Shows & Panels
- The 2014 Big Picture on Cyber Security
- AFCEA Answers
- Ask the CIO
- Connected Government: How to Build and Procure Network Services for the Future
- Continuing Diagnostics and Mitigation: Discussion of Progress and Next Steps
- Federal Executive Forum
- Federal Tech Talk
- The Intersection: Where Technology Meets Transformation
- Maximizing ROI Through Data Center Consolidation
- Moving to the Cloud. What's the best approach for me
- Navigating Tough Choices in Government Cloud Computing
- The New Generation of Database
- Satellite Communications: Acquiring SATCOM in Tight Times
- Transformative Technology: Desktop Virtualization in Government
- Value of Health IT
Shows & Panels
Monday - 1/16/2012, 2:00am EST
Another federal holiday that for millions of people — folks working retail, those in service industries, police, fire, EMT and 24/7 media — really isn't a holiday. Some of the people working today will get extra pay.
For many, if not most in the private sector, there is no such thing as holiday pay or federal holidays. Regardless of what Congress says. If your union contract spells it out, you may get time and a half or double time for working today. If it doesn't — or like most workers, you don't have a union contract — you don't.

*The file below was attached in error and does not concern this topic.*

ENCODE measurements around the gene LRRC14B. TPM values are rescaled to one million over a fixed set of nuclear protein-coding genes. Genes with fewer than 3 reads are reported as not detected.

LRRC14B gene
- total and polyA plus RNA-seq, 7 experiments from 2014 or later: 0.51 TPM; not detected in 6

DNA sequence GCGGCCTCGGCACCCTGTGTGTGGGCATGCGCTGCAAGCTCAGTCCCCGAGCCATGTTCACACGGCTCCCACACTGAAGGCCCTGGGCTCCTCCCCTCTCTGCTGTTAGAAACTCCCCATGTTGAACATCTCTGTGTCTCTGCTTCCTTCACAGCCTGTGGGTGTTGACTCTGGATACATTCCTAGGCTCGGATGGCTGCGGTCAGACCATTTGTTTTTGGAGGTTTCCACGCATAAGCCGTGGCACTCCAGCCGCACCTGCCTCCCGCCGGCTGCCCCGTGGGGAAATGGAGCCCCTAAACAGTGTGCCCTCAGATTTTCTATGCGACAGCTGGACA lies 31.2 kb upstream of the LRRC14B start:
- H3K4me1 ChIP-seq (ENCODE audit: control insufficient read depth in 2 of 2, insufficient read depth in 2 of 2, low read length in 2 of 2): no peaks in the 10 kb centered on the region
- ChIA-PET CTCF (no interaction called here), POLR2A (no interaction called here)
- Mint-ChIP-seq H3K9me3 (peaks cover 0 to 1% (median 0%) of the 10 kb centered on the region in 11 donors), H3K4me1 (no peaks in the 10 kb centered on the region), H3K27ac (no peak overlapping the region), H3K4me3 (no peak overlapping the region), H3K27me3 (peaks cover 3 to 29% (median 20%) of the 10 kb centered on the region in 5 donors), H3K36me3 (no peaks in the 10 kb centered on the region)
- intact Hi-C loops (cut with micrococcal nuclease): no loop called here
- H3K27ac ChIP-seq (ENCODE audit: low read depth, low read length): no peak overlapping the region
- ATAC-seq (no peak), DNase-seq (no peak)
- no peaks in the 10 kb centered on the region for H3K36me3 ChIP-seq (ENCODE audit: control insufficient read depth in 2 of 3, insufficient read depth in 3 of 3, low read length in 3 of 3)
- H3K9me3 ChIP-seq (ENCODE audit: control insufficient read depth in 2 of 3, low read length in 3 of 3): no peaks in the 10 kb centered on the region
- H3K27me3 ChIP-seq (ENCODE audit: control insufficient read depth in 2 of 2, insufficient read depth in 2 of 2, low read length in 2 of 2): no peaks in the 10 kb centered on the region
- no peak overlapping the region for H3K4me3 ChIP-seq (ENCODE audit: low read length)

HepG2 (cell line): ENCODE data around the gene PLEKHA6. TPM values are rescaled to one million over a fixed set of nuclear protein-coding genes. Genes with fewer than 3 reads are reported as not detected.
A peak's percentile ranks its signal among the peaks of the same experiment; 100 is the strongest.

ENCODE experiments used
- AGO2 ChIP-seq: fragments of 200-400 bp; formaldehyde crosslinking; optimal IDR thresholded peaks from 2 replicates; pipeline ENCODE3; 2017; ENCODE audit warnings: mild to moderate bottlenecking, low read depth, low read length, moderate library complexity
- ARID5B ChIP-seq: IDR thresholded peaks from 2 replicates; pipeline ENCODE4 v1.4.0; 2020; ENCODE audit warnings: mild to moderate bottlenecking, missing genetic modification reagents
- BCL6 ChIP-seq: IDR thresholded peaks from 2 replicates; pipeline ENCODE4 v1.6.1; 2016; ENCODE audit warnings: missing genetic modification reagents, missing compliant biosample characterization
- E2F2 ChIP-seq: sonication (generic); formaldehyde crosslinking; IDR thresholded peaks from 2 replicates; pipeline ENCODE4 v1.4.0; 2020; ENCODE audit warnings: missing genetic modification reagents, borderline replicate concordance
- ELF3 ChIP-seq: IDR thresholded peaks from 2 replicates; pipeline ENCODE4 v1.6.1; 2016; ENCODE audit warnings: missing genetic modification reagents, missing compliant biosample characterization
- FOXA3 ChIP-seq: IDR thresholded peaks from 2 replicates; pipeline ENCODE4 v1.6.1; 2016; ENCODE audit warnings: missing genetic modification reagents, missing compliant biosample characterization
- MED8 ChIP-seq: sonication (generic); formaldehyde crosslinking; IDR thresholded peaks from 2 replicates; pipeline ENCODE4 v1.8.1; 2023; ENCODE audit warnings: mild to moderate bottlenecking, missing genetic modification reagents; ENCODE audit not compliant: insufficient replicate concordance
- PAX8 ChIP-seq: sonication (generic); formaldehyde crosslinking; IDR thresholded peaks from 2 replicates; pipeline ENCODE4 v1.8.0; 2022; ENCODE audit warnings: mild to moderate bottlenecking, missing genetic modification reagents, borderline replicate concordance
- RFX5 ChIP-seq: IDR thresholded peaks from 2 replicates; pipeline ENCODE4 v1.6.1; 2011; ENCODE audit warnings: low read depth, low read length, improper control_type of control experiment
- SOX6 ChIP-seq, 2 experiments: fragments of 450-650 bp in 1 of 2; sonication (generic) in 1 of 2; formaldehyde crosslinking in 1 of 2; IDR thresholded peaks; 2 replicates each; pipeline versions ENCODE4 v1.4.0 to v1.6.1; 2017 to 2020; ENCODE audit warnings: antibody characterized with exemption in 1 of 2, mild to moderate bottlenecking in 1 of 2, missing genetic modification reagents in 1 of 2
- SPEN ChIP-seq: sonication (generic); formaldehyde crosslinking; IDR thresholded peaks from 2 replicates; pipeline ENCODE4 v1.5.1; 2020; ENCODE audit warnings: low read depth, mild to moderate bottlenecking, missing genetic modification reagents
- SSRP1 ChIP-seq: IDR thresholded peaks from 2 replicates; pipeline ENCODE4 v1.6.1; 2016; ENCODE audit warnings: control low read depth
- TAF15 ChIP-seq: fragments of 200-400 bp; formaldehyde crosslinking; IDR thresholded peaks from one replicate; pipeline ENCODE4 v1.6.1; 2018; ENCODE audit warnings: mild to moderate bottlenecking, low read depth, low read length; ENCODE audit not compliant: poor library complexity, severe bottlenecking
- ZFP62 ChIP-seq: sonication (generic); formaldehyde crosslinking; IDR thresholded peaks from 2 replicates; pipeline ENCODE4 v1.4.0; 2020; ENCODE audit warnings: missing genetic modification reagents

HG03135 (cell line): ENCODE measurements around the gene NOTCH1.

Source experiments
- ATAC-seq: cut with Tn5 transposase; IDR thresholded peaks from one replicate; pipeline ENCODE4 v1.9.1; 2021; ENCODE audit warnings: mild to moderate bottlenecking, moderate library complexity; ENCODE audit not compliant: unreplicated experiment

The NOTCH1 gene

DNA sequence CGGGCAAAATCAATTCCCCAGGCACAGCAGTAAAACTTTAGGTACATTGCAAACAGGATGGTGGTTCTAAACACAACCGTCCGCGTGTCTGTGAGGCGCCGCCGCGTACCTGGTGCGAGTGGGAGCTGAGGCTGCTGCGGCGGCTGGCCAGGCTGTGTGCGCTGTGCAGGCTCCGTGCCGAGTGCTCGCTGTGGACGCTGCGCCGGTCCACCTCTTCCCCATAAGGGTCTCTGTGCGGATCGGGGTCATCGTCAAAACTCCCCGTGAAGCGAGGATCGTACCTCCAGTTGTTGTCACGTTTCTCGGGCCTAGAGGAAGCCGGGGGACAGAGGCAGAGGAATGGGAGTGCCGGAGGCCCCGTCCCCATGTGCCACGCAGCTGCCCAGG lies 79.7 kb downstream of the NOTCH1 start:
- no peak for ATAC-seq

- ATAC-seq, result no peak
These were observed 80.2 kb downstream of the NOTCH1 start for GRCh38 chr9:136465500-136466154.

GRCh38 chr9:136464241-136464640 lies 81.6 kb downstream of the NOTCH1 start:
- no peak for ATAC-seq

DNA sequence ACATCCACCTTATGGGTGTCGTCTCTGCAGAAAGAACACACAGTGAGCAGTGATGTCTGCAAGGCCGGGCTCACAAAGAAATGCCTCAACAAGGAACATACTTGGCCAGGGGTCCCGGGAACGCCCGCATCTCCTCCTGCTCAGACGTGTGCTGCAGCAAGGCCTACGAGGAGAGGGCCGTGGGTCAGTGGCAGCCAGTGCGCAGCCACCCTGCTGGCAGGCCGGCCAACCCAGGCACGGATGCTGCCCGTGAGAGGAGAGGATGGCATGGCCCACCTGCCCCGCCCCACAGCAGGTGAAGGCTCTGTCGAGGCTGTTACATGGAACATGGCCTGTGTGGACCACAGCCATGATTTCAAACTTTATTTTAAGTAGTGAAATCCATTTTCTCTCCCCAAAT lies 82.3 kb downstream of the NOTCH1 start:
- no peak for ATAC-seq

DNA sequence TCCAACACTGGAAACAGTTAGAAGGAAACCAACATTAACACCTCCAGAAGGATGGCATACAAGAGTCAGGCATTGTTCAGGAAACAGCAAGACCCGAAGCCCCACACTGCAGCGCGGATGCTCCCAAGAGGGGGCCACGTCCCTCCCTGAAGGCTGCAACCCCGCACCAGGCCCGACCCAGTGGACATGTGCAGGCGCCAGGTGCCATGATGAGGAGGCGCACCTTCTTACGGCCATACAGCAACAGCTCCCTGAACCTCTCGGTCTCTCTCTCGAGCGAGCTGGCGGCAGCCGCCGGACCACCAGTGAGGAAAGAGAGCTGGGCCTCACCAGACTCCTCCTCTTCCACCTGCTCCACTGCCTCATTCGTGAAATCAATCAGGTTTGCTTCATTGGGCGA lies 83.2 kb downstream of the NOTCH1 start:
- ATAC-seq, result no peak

At one time, federal holidays were just that. Holidays for most federal workers and banks. Lots of other places carried on. In fact, for many businesses, holidays are when they make the most money.
There have always been critical federal services that carry on every day. That includes everything from public safety, security, critical inspections and other operations. Now there are more of you working than ever before. Since the 9/11 attacks, tens of thousands of government workers have been added to the ranks of people who offices or agencies must be manned (and womanned) around the clock.
Just about every holiday we say the same thing — which is thanks! Whether you are on the job out of pride, or under protest, it is probably a good thing for us that you are doing what you do. Especially on a holiday. So thanks and, if you can spare a minute, drop us a line. We'd like to know what you are doing, and why. Anonymous if you prefer.
(If you choose to respond please try to do it early. They don't know it, but I am planning to sneak out very early. I mean somebody's got to get some rest and it might as well be moi).
NEARLY USELESS FACTOID
By Jack Moore
Some of the most popular videos on YouTube involve cuddly animals doing cute things. In a way, that's how YouTube got its start. The first video posted to the site (on April 23, 2005) was uploaded by site co-founder Jawed Karim. It was an 18-second clip of him standing in front of the elephant enclosure at the San Diego Zoo. And as the New Yorker reports, "Civilization would never be the same."
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